Checking candidate’s social media – are there risks?

You have applied for an exciting new job and are at final interview stage. However, you recently tweeted a controversial tweet – could this affect your chances of getting the position? A lot of employers would say yes because they are actively checking candidate social media sites – including Twitter, Facebook, Instagram etc.

New Apps such as ‘Charlie’ and ‘Crystal knows’ (widely used in U.S.) are being utilised more by employers in UK. Charlie checks your calendar and then combs through hundreds of online courses before sending a one-page document giving the lowdown on all the people you are due to meet that day. Crystal Knows analyses public data – but these Apps are only the start of this ‘social media information industry’ – and we will see more Apps developing to give us even more information on individuals and organisations in the future.

The war for talent will drive this opportunity – as companies try to source, attract and analyse candidates as to their ‘fit’ into the company – cultural fit is becoming more and more important – particularily when employers need to look at more diverse applications.

David D’Souza, Head of London CIPD, states that there are obvious concerns around people using technology to aggregate information in a way that they would never have envisaged it being used. Obviously LinkedIn is a useful professional social media tool for employers, and is a very legitimate method to check individuals. However, Facebook is not a professional business site – it is a personal social media site that is not intended for use as a recruitment screening tool, and it’s use in that context is a worrying trend.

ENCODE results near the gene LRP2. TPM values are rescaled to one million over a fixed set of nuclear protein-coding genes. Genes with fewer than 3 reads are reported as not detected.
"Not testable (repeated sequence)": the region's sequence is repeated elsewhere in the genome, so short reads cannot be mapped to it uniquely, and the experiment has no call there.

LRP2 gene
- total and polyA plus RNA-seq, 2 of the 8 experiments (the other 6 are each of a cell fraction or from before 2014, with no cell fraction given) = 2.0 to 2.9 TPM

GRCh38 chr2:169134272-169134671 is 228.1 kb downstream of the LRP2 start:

In terms of data protection, any information posted on social media is available to employers, so the advice to employers is to use social media knowledge in a professional and fair manner, whilst potential employees should always take the view that any social media inputs should be uploaded very carefully, with privacy settings being checked regularly, and any controversial photos or tweets being uploaded with the knowledge that they may be viewed in the future.